In light of the forthcoming pilot phase of the Mexican Emissions Trading System (ETS) set to begin in 2020, the project “Preparation of an Emissions Trading System in Mexico” (SiCEM) has been conducting a series of activities which include the development and dissemination of relevant information regarding an ETS.

An Emissions Trading System is a key pillar in the advancement of low-carbon development and the achievement of sectoral Climate targets in Mexico. Its strength resides in that it creates a trust-worthy (with robust Monitoring, Reporting and Verification [MRV] systems) and flexible (allowing companies to decide on the most cost-effective way of achieving compliance) context to reduce Greenhouse Gas emissions.

The first batch of previously published factsheets describes the basic ETS elements in detail, such as the cap or the allowance allocation method. In this series, we dig deeper into the design elements that strengthen the System’s environmental integrity, stability and compliance, as well as those that provide greater flexibility for companies to develop their carbon management strategies.


GIZ SiCEM. Factsheets.


Among the elements necessary to achieve compliance and strengthen confidence on the ETS lies a robust MRV system, key to obtaining accurate emissions data from participants. Additionally, it is important to establish monitoring and evaluation mechanisms to assess the operation, results and impacts of the instrument, and to revise the ETS design and regulation according to the short-comings and opportunities identified.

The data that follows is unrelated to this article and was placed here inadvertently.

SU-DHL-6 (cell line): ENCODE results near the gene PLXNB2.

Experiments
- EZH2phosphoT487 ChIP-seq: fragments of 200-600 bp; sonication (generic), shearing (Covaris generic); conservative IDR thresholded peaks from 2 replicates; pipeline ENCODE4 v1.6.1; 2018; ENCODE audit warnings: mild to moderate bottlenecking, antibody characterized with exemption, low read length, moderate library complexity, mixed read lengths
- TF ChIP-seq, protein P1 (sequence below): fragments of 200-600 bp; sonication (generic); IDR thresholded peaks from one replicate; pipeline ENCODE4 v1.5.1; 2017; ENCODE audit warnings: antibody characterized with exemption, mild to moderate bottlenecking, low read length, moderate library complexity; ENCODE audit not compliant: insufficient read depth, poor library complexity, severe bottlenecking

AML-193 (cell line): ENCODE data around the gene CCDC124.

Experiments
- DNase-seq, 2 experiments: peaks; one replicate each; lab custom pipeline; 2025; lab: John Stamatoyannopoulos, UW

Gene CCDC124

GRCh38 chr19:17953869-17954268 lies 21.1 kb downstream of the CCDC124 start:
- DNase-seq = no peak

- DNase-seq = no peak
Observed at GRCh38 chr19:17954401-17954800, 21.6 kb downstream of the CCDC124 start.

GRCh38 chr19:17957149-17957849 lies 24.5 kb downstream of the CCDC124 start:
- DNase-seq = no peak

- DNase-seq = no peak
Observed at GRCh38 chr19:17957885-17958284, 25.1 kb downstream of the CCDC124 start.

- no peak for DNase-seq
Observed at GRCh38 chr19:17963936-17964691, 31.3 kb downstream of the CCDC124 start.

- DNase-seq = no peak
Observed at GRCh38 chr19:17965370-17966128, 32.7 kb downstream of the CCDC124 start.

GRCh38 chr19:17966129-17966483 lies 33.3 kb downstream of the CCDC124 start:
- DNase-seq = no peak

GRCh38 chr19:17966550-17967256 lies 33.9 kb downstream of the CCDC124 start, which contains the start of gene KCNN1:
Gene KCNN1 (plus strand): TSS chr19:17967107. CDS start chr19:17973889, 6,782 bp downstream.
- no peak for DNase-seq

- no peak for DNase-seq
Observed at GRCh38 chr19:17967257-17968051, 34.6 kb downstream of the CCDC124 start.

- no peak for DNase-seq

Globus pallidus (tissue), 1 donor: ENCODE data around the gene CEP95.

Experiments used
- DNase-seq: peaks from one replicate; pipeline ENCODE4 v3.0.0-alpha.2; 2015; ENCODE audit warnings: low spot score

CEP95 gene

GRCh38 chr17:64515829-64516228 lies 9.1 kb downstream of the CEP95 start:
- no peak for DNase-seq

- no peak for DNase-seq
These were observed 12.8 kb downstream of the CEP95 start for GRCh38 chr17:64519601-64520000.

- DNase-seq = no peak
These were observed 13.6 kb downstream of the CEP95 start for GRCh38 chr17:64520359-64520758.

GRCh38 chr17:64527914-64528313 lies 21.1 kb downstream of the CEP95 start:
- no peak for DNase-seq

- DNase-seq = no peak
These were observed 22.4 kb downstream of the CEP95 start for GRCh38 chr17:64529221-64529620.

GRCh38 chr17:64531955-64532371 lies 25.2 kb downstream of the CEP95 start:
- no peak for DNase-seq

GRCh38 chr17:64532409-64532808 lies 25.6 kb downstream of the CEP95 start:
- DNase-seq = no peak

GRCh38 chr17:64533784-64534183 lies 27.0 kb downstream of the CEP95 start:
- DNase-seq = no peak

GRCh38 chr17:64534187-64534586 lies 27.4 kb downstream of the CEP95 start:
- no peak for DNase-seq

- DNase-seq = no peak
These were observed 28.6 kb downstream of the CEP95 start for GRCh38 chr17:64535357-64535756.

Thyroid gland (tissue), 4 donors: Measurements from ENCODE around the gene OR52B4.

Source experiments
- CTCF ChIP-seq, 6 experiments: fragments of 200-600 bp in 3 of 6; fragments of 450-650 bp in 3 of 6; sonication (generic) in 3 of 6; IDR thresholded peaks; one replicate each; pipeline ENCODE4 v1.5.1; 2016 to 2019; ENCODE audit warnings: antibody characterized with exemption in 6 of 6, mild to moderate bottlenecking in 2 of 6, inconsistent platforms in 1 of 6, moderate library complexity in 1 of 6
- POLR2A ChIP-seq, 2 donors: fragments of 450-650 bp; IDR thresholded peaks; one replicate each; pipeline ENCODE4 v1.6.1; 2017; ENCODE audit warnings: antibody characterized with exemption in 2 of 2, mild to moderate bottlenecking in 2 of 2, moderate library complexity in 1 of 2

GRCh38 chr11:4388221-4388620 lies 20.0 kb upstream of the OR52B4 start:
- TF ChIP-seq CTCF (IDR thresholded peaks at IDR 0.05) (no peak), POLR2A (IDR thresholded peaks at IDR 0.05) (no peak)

The stability and effectiveness of an ETS is linked, among others, to the allowance market price. The reason is as follows: an extremely low price doesn’t create economic incentives for companies to transition to low-carbon processes; on the other hand, an extremely high price could preclude installations from compliance. Risks associated to such price volatility can be managed through price-based or quantity-based price control mechanisms.

Additionally, mechanisms exist which give companies greater flexibility in their carbon management strategy by extending the compliance period. Linking ETS from different jurisdictions increases market size and liquidity, potentially diminishing abrupt allowance market price changes, as well as offers companies a greater number of alternatives to meet their compliance obligations.

A detailed description of the mentioned mechanisms can be found in the present factsheets. These were developd using as a reference information from renown sources like the International Carbon Action Partnership (ICAP), the Partnership for Market Readiness (PMR) and the International Emissions Trading Association (IETA), as well as practical lessons learnt from several jurisdictions with experience implementing an ETS, such as the European Union and the State of California. Additional studies covering a variety of technical issues be published in the “IKI-Alliance Mexico” blog in the coming months.

For more information, please contact us at: Comercio.Emisiones-MX[AT]


Click on the images below to download the publications (in spanish):